Let's Push Things Forward

Maximizing social utility for fun and (modest) profit

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Can you elaborate more on this?

Which gtd software do you use? Or do you just do pen and paper? How do you process your tasks? When do you make projects out of tasks? How do you make priorities? How often do you process your gtd file?

Inbox zero works fine for me. GTD not that fine.

Re: Can you elaborate more on this?

I use Remember the Milk. It's got about the right level of features and has clients on the major mobile OSes.

Based on my context (whether I'm doing work or personal tasks), I just go through my "Work" or "Personal" list in (priority, due date) order.

I'm still improving my prioritizing. It's really obvious which things are highest priority and what's lowest priority. The hard parts are not over-prioritizing things in the middle and figuring out what shouldn't be added in the first place. Most of my unprioritized tasks should probably be dropped because I'll never get to them. Ideally, by the end of the day, there shouldn't be anything left that's due before tomorrow.

I scrub my pending tasks about once a week or any time I'm otherwise completely idle and stuck (like in a grocery store line). Luckily, that doesn't happen too often.

Re: Can you elaborate more on this?

Thanks for the reply.

I started reading 4HWW, but I found the advice in the opening chapters impractical at best, and downright dangerous at worst. I ended up not finishing the book. I can't get behind his approach, which is not about increasing productivity so much as increasing one's sense of entitlement.

On the other hand, I found GTD down-to-earth and practical. I discovered it college, and it really helped me get organized and get through it. I'm working a normal job these days, so I don't have as much need for the project / time management system, but I do still follow his system for organizing my files and papers. I spent a weekend setting it up 4 years ago, and since then it has saved countless hours of searching compared to the "pile system" I used to use, especially during tax season. During the week I let papers accumulate in an "in basket", and then once every week or two I spend about 30 minutes going through it, taking care of the actionable stuff and filing or discarding the rest.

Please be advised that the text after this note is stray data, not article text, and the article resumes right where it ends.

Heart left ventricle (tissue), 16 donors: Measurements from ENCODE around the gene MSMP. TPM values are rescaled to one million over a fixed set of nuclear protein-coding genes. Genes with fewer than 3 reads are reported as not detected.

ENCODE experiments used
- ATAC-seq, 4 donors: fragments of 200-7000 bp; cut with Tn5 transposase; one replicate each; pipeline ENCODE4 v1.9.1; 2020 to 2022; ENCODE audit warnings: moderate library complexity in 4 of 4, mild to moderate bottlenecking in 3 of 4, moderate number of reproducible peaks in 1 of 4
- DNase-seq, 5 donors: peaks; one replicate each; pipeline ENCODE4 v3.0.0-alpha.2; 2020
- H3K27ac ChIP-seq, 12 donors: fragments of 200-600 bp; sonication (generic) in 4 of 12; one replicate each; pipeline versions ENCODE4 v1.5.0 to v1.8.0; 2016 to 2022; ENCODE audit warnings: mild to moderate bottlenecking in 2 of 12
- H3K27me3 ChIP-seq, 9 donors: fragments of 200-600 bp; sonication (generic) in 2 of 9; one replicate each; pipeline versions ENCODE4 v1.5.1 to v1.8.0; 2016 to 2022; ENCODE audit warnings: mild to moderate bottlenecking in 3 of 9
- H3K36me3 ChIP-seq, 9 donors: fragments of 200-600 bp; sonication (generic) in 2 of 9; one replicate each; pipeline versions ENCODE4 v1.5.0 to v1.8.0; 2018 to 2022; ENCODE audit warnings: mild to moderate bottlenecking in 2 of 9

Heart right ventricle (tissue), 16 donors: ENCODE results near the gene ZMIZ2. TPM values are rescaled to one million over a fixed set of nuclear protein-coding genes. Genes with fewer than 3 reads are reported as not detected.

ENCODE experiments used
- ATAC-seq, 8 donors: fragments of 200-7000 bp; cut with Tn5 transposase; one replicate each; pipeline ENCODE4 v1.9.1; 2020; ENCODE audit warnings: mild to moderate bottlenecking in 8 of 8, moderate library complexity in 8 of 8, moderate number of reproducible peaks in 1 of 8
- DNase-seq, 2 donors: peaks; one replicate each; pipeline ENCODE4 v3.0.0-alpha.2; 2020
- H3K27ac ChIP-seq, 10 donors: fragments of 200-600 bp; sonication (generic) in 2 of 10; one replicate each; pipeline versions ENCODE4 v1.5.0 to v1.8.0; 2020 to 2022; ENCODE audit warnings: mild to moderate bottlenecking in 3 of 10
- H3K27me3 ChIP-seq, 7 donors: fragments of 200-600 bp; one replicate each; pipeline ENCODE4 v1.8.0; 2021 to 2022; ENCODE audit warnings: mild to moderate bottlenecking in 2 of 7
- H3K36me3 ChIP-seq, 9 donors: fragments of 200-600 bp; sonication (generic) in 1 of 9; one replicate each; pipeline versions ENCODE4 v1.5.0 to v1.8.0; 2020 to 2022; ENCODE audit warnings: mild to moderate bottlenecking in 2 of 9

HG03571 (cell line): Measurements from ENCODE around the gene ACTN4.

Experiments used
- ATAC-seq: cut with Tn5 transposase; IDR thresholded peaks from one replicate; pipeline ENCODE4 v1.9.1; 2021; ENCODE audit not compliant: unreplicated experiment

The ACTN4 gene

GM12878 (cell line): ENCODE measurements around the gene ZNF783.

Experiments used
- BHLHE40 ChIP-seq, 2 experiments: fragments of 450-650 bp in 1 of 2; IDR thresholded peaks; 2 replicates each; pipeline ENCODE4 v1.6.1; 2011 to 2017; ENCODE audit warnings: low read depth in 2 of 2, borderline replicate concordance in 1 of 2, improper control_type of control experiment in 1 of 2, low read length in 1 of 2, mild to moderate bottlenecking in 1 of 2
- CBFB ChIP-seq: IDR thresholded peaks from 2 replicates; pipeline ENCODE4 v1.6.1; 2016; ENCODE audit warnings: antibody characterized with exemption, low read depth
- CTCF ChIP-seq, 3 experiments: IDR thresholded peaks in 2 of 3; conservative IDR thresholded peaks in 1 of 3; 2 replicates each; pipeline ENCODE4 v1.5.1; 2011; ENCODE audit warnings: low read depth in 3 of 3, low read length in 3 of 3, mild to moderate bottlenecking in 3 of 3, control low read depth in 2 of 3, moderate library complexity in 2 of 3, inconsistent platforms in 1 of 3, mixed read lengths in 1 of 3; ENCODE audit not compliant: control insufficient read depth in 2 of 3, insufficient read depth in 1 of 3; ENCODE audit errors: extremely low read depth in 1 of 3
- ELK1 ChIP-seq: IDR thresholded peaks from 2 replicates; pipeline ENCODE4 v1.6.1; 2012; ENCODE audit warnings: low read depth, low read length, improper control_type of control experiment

Some GTD advice I can offer is to make sure all your file folders have tabs in the same place. It's too complicated and confusing to deal with non-aligned tabs. Also, I find label makers to be frustrating, wasteful, and expensive, but still preferable to my illegible hand-written labels. If you write neatly, you can probably skip the label maker. But if you have chicken scratches like mine, you're better off with it.

The one area of overlap between 4HWW and GTD is the way they treat distractions such as email. You want to periodically devote time to triage of a large number of items at once, rather than allowing instantaneous communication to continuously interrupt your current task. The trouble is that we find things like email rewarding, so it takes a fair mount of discipline to ignore all the various methods of communication that we have.

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